As I settle in to a chaise lounge in my Tucson, Arizona backyard and gaze out at all the new life that has arisen in the desert, feeling the warmth of the sun on my back, I am remembering, with fondness, those springs of my youth. April was always my favorite month of the year and not just because it was my birthday month, but also because everything was fresh and new and coming alive. The days were getting longer and gardens were blooming. Things are a bit different now, living in the southwest where spring begins in February and summer is upon us by early May, but on days like this, I am breathing it all in and loving the season.
If I let myself go back, I can remember that most of my new ideas, solutions to challenges, and larger-than-life ideals came in the spring. Spring gives me the energy to change, to pick up my dreams once again and feed them with youthful energy, like the buds in the desert.
This soup was inspired by and adapted from Giulia Scarpaleggia at Juls Kitchen. She has a wonderful Tuscany food blog that inspires me often. I ended up putting my own spin on this in a way, due to the different spring vegetables that are available to me, and also things I like (like including serrrano peppers!).
My wish for you is that this spring will inspire, motivate and invigorate you to pick up your dreams and run like the wind.
I really get inspired to make more and more soups as the spring wears on because here in the desert, summer comes fast and furious! We have only about 5 months of the year where hot soup is an option, so I try to take advantage. We are having a nice cool spring this year, so I have time to slip in at least one or two more soups before the heat sets in. This one really fits the season. I normally don’t add meat to my soups, but in this instance, it just felt right. And it was totally inspired by this Tuscan soup called Garmugia from the town of Lucca, but, as always, I had to put a few of my own touches (such as fennel, baby zucchini and serrano peppers) so I realize it is not totally authentic. But it is fairly close and the spirit is there. The principal ingredients of a garmugia are those that are abundant and readily available in the spring months. Due to the large amount of nutrients, together with the association with rejuvenation, garmugia has been considered an elixir for the sick and tired, for pregnant women or those about to embark on a challenging task! I hope you will give this soup a try and with its nourishment, be energized and motivated to bring to life one of your dreams. And run, baby run!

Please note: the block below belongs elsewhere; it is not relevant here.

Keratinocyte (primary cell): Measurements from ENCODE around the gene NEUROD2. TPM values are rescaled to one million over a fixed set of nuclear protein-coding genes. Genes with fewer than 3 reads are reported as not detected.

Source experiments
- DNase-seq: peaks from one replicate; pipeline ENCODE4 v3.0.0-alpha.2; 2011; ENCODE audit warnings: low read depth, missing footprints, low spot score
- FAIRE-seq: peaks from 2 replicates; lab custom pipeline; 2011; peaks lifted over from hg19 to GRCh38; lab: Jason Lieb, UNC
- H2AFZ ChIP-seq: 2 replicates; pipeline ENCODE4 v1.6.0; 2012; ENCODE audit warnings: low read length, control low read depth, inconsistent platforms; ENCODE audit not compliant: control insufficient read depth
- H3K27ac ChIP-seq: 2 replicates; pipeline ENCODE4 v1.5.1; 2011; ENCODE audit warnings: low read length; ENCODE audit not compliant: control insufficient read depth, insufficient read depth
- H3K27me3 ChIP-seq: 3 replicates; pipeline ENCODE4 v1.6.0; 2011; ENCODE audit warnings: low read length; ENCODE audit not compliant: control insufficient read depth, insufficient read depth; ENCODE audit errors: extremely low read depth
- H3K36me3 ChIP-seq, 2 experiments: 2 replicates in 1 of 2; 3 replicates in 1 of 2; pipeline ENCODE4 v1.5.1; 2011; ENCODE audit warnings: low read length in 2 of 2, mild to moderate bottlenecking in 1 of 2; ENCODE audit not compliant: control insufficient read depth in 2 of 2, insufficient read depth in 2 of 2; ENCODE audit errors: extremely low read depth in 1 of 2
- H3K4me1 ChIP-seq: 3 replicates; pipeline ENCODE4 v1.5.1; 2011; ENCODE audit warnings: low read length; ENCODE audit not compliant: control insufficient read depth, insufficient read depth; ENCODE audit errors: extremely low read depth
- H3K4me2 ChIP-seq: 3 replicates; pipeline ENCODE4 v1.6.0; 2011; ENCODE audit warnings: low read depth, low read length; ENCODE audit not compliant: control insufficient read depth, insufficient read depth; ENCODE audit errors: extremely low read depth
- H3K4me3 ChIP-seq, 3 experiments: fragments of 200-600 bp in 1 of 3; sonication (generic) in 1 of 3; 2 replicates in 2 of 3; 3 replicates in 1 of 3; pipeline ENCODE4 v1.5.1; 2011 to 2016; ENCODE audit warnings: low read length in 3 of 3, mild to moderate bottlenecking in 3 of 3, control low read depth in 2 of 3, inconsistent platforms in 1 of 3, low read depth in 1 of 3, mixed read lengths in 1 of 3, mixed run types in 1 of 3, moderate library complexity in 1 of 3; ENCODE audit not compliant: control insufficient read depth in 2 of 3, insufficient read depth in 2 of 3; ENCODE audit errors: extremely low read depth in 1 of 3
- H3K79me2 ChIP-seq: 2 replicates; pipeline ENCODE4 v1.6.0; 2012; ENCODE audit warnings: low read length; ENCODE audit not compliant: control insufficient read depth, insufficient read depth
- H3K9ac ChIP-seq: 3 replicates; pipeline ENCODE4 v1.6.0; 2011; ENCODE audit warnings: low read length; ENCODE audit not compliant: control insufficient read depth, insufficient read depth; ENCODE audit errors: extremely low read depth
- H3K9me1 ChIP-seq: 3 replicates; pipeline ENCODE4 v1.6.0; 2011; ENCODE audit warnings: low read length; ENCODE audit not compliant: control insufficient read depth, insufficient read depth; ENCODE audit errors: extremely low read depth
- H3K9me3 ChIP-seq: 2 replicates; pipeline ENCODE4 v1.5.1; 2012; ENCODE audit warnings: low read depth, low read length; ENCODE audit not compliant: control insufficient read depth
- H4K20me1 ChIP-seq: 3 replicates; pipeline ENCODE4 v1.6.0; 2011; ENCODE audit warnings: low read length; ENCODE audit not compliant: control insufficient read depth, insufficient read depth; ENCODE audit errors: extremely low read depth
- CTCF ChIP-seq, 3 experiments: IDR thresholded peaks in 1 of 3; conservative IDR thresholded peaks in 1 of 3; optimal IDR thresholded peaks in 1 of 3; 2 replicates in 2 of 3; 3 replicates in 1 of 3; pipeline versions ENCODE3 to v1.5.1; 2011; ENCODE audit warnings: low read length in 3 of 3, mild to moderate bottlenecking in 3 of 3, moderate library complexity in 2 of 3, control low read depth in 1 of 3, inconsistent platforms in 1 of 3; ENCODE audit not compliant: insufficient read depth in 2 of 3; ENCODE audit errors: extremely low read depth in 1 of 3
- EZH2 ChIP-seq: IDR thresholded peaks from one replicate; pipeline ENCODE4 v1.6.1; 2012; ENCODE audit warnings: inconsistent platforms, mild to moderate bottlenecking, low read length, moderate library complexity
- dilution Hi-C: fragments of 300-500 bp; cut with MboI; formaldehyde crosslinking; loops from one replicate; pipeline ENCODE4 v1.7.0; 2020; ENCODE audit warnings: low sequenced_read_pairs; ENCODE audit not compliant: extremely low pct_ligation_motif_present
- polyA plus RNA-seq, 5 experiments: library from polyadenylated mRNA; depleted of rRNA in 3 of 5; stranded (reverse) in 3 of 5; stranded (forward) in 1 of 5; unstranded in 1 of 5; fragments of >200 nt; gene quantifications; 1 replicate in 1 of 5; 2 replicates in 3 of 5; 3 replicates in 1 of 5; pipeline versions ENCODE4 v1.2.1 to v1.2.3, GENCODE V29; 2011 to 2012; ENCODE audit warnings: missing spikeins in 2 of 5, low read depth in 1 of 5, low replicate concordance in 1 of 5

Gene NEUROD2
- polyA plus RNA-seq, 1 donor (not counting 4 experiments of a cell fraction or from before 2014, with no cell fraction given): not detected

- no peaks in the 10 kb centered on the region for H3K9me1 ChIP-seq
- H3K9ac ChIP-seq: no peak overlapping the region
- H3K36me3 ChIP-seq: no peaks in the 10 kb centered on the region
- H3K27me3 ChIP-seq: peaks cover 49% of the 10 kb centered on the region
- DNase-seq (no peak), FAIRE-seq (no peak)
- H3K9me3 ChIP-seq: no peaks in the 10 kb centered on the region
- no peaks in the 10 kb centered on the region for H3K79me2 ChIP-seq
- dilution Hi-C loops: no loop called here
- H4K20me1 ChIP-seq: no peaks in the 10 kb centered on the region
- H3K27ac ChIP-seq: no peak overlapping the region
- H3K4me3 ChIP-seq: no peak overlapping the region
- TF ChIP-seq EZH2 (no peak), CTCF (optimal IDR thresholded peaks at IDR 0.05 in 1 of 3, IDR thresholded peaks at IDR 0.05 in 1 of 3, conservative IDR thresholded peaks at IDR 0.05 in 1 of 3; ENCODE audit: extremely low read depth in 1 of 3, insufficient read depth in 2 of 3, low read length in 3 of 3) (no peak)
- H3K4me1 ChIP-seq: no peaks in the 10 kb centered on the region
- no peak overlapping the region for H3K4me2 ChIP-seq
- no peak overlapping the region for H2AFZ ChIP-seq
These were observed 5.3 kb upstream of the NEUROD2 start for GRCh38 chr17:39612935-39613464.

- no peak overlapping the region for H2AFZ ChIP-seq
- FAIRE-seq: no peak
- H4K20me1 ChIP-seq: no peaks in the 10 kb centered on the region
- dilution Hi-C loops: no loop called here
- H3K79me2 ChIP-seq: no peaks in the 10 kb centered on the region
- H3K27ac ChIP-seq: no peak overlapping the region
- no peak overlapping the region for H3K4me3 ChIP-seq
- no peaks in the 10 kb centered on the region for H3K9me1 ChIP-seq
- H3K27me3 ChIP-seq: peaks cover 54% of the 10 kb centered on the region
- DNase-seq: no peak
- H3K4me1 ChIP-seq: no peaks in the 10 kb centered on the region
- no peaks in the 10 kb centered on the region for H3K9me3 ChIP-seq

Tuscan-style Spring Soup
- 3 spring onions, sliced thin including the green may substitute scallions
- 2 tablespoons Extra Virgin Olive Oil plus more for croutons
- 3 cloves garlic use garlic scapes instead if you can get them
- 1 serrano pepper, sliced thin optional
- 3-4 ounces proscuitto, cut into strips or dice (100g) or pancetta
- 8 ounces ground beef or lamb (225g)
- 2 teaspoons Herbes de Provence or an Italian blend of herbs
- 3 medium artichokes, cleaned and sliced thinly may substitute frozen
- 10-12 asparagus spears, sliced into 1-inch pieces (100g)
- 1 medium fennel bulb, sliced
- 3 baby zucchini, sliced on diagonal can use 1 small zucchini, diced
- 1 cup fresh snap peas, trimmed and cut in half on diagonal
- 1 cup fresh shelled peas may substitute frozen
- 4 cups vegetable broth, warmed low-sodium (1 liter)
- 4-6 slices stale bread or toast it slightly if fresher
- sea salt and fresh ground black pepper
- 4-6 mint sprigs optional garnish
- Start by making sure your vegetables are prepped as instructed above so they are ready to go and warm the vegetable broth.
- Add the olive oil and sliced onions to a dutch oven or soup pot and saute for a few minutes. Then add the garlic, serrano (if using) and proscuitto and saute a few minutes more. Then add ground meat and herbs. Stir with a wooden spoon to break it into small pieces and cook it evenly.
- When the meat is cooked, add all the vegetables (except peas is using frozen), stir well and season with salt and pepper. After a minute or two, add the warmed broth and a cup or two of water.
- Cook over medium-low heat, covered, for about 30 minutes or until vegetables are just tender. If using frozen peas, add them in the last few minutes of cooking.
- While soup is cooking, cut the bread into large cubes and toast them in a pan with a bit more olive oil. Alternately, you can spray with oil and toast them in the oven.
- Serve with toasted croutons and a sprig of mint, if desired.